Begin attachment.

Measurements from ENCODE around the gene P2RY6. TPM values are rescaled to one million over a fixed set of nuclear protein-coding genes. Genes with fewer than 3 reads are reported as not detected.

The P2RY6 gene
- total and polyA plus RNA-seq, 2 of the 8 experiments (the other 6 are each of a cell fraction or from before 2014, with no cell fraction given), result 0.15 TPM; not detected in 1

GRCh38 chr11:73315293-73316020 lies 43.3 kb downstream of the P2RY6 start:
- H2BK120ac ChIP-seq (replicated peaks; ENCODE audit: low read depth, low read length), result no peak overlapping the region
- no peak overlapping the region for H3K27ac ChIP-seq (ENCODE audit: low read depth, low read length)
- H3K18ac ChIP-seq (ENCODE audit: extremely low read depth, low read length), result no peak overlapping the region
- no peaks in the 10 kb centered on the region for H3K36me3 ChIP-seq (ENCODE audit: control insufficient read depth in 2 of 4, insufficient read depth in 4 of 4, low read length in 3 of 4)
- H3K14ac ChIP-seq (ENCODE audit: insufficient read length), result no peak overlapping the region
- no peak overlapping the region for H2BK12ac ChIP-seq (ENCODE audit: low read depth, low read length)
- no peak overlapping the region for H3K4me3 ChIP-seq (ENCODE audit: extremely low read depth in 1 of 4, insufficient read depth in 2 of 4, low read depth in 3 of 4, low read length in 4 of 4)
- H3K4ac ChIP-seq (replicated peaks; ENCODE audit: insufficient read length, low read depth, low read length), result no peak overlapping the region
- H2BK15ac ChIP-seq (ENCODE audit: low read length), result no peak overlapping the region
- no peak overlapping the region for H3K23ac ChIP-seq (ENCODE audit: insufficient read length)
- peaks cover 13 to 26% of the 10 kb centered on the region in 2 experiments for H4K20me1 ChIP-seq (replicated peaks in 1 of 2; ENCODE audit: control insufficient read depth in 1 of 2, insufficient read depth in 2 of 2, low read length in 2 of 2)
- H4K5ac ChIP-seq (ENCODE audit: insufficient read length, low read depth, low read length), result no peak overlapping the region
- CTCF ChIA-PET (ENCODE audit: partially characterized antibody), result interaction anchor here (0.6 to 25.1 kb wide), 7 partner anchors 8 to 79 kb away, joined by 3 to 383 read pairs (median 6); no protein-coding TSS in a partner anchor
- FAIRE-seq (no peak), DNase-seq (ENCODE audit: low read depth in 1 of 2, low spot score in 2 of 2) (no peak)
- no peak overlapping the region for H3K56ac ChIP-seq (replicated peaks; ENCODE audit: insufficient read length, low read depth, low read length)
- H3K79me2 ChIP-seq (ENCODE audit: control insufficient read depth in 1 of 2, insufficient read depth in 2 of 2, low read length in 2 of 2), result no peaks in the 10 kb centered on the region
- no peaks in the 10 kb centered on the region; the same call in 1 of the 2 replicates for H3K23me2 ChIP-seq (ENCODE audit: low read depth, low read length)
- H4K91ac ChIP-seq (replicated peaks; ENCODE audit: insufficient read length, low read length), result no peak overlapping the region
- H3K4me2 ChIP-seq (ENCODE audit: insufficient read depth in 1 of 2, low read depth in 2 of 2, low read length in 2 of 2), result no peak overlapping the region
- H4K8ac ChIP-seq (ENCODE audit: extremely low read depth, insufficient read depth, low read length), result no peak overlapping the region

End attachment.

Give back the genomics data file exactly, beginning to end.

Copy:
Measurements from ENCODE around the gene P2RY6. TPM values are rescaled to one million over a fixed set of nuclear protein-coding genes. Genes with fewer than 3 reads are reported as not detected.

The P2RY6 gene
- total and polyA plus RNA-seq, 2 of the 8 experiments (the other 6 are each of a cell fraction or from before 2014, with no cell fraction given), result 0.15 TPM; not detected in 1

GRCh38 chr11:73315293-73316020 lies 43.3 kb downstream of the P2RY6 start:
- H2BK120ac ChIP-seq (replicated peaks; ENCODE audit: low read depth, low read length), result no peak overlapping the region
- no peak overlapping the region for H3K27ac ChIP-seq (ENCODE audit: low read depth, low read length)
- H3K18ac ChIP-seq (ENCODE audit: extremely low read depth, low read length), result no peak overlapping the region
- no peaks in the 10 kb centered on the region for H3K36me3 ChIP-seq (ENCODE audit: control insufficient read depth in 2 of 4, insufficient read depth in 4 of 4, low read length in 3 of 4)
- H3K14ac ChIP-seq (ENCODE audit: insufficient read length), result no peak overlapping the region
- no peak overlapping the region for H2BK12ac ChIP-seq (ENCODE audit: low read depth, low read length)
- no peak overlapping the region for H3K4me3 ChIP-seq (ENCODE audit: extremely low read depth in 1 of 4, insufficient read depth in 2 of 4, low read depth in 3 of 4, low read length in 4 of 4)
- H3K4ac ChIP-seq (replicated peaks; ENCODE audit: insufficient read length, low read depth, low read length), result no peak overlapping the region
- H2BK15ac ChIP-seq (ENCODE audit: low read length), result no peak overlapping the region
- no peak overlapping the region for H3K23ac ChIP-seq (ENCODE audit: insufficient read length)
- peaks cover 13 to 26% of the 10 kb centered on the region in 2 experiments for H4K20me1 ChIP-seq (replicated peaks in 1 of 2; ENCODE audit: control insufficient read depth in 1 of 2, insufficient read depth in 2 of 2, low read length in 2 of 2)
- H4K5ac ChIP-seq (ENCODE audit: insufficient read length, low read depth, low read length), result no peak overlapping the region
- CTCF ChIA-PET (ENCODE audit: partially characterized antibody), result interaction anchor here (0.6 to 25.1 kb wide), 7 partner anchors 8 to 79 kb away, joined by 3 to 383 read pairs (median 6); no protein-coding TSS in a partner anchor
- FAIRE-seq (no peak), DNase-seq (ENCODE audit: low read depth in 1 of 2, low spot score in 2 of 2) (no peak)
- no peak overlapping the region for H3K56ac ChIP-seq (replicated peaks; ENCODE audit: insufficient read length, low read depth, low read length)
- H3K79me2 ChIP-seq (ENCODE audit: control insufficient read depth in 1 of 2, insufficient read depth in 2 of 2, low read length in 2 of 2), result no peaks in the 10 kb centered on the region
- no peaks in the 10 kb centered on the region; the same call in 1 of the 2 replicates for H3K23me2 ChIP-seq (ENCODE audit: low read depth, low read length)
- H4K91ac ChIP-seq (replicated peaks; ENCODE audit: insufficient read length, low read length), result no peak overlapping the region
- H3K4me2 ChIP-seq (ENCODE audit: insufficient read depth in 1 of 2, low read depth in 2 of 2, low read length in 2 of 2), result no peak overlapping the region
- H4K8ac ChIP-seq (ENCODE audit: extremely low read depth, insufficient read depth, low read length), result no peak overlapping the region